With most professional and amateur sports leagues around the world on hiatus amid the COVID-19 pandemic and the Olympics postponed until 2021, it can seem like sports have been reduced to reruns, along with the “see 10, do 10” push-up chain and toilet paper challenge attempts athletes post on Instagram.
I woke up this morning before sunrise, feeling well-rested and ready to start my day. It’s a rare experience.
In the weeks since former NBA star Kobe Bryant’s untimely death in a helicopter crash, it’s been nearly impossible to browse the internet without seeing tributes to the 41-year-old basketball legend.
I see them when I scroll through Instagram or press “play” on another YouTube video. I hear them during podcast commercial breaks and then, occasionally, again, echoing in the back of my mind when I skip a workout or reach for another handful of chips.
I requested Chanel Miller’s book from the Millennium Library minutes after I read a news article revealing both her name and the work’s release. Her memoir was quite literally the next chapter following years of media coverage that referred to her only as “Emily Doe” or, in other cases, as “Brock Turner’s victim.”
For the past few years, I’ve made near-monthly pilgrimages to Tiny Feast, a stationery store tucked into Winnipeg’s Exchange District.
I tried to update my Instagram bio recently and didn’t know what to write. It’s hardly a new problem. Twitter, Facebook, Tinder, the LinkedIn profile I glanced at once – I’m never really sure what to say, how to describe myself. Even coming up with the two-line description at the end of this article took longer than I’d like to admit.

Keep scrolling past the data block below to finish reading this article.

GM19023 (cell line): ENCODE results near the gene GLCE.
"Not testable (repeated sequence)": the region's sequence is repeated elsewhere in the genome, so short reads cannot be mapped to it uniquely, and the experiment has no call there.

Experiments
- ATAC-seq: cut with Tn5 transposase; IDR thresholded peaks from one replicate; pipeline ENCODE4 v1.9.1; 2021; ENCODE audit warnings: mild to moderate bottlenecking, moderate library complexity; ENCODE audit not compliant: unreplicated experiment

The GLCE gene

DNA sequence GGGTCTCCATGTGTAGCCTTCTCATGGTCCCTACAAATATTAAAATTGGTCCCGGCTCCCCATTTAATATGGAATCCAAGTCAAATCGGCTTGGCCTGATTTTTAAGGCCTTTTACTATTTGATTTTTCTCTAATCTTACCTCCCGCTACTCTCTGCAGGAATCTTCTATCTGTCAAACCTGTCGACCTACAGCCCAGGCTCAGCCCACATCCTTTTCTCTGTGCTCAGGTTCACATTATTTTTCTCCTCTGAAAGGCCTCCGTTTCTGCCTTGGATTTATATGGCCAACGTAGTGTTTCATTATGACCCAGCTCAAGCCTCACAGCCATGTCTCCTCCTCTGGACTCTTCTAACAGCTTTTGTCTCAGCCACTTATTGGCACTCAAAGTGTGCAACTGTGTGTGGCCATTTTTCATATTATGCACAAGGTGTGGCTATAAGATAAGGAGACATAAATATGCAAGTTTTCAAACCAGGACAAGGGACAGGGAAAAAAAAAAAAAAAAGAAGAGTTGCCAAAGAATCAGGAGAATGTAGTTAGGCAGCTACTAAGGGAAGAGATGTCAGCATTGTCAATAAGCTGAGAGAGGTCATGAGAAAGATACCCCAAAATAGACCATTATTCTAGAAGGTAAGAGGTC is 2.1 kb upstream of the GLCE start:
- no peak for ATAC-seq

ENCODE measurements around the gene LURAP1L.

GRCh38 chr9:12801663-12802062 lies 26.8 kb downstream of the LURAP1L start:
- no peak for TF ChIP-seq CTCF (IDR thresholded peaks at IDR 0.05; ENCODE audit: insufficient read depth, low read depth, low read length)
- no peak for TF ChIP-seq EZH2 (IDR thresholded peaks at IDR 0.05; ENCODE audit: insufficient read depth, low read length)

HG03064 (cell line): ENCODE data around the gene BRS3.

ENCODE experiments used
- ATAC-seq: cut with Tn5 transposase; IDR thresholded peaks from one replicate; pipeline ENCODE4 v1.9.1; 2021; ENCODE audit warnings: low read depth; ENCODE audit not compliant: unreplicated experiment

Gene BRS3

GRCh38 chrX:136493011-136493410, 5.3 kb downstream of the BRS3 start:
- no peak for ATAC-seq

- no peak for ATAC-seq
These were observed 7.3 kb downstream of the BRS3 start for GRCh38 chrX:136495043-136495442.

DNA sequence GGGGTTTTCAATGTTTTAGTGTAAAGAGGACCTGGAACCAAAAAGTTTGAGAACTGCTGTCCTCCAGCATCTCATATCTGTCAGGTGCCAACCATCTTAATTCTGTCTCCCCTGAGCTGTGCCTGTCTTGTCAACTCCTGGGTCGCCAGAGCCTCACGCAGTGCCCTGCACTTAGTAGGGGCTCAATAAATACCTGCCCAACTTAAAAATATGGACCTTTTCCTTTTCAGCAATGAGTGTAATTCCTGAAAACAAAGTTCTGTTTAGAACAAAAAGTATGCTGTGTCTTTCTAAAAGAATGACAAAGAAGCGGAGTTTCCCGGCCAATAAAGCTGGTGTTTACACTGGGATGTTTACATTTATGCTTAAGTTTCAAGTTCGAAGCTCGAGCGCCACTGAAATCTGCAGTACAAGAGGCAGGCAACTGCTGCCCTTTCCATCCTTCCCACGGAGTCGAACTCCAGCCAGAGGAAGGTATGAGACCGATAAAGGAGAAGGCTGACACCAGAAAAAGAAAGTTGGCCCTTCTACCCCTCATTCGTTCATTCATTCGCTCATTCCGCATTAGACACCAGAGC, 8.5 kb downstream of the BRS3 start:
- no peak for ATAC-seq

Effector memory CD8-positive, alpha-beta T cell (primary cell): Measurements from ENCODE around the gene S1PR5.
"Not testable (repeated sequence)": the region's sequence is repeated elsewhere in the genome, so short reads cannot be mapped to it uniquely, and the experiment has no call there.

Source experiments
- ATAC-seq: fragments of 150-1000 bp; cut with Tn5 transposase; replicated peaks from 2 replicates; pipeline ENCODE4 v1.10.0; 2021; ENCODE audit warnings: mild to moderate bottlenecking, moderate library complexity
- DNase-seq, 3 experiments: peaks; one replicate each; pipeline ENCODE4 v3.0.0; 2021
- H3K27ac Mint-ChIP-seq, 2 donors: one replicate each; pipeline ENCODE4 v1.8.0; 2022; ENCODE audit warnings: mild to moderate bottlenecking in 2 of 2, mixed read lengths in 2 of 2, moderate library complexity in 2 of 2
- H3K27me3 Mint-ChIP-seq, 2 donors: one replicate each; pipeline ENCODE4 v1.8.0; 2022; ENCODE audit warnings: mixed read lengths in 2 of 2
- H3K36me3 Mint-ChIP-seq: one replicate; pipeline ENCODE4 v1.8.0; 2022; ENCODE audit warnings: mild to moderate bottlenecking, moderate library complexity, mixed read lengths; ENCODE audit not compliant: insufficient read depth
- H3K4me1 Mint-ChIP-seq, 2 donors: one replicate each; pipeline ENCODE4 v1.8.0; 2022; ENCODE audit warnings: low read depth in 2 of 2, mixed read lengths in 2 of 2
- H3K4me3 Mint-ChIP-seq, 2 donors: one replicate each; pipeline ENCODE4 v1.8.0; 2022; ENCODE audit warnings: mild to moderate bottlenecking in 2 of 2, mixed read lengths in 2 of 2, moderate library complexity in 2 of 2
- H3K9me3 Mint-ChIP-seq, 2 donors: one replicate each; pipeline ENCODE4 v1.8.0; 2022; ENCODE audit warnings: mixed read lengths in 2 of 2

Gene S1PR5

Another hockey season is underway, and, at least for the Winnipeg Jets, this year seems to be fraught with more drama than the last.
I was 12 years old when a man leaned across the cab of his red pickup truck to yell something I couldn’t quite make out. I might not be able to specify what he said, but I remember the way he slowed down in the middle of St. Mary’s Road to leer at me.
Earlier this year, the provincial government launched a campaign to try and attract nurses to Manitoba.
Last month, I paid a stranger to rip hair off my body. At least, that’s what I told my partner when he asked what I did that day.
In Winnipeg, we wear our winters as a badge of honour.
Drumroll, please … our annual New Music Issue is finally here!
With the Canada West playoffs on the horizon, the University of Winnipeg Wesmen basketball teams hosted two of the most talented squads in the conference last weekend: the University of Regina Cougars.
This Remembrance Day saw more than a dozen services and ceremonies throughout the city. At sunset, church bells throughout Winnipeg – and across Canada – rang out to mark the 100 years that have passed since the armistice that ended the First World War.
The University of Winnipeg Wesmen are riding a win streak after the men's and women's teams captured two victories a piece over the UBC Okanagan Heat last weekend.
Simple turns of phrase or even the order in which a reporter introduces sources can hint at their inherent biases.
The University of Winnipeg Wesmen women's soccer team closed out their 2018 campaign with a narrow loss to the University of Saskatchewan Huskies on Oct. 20.
The first time I stepped in a newsroom, I shadowed a sports reporter who left me with one key piece of advice: don’t clap. If I wanted to be a journalist, I shouldn’t cheer, celebrate or reveal my biases while in the field.
When CBC announced their English-language broadcast team for the upcoming 2018 Olympic Winter Games, one seemingly subtle change went almost unnoticed. While Brenda Irving was the sole woman to call play-by-play for CBC during the 2016 Olympics, this year, she’s joined by another female commentator, Signa Butler.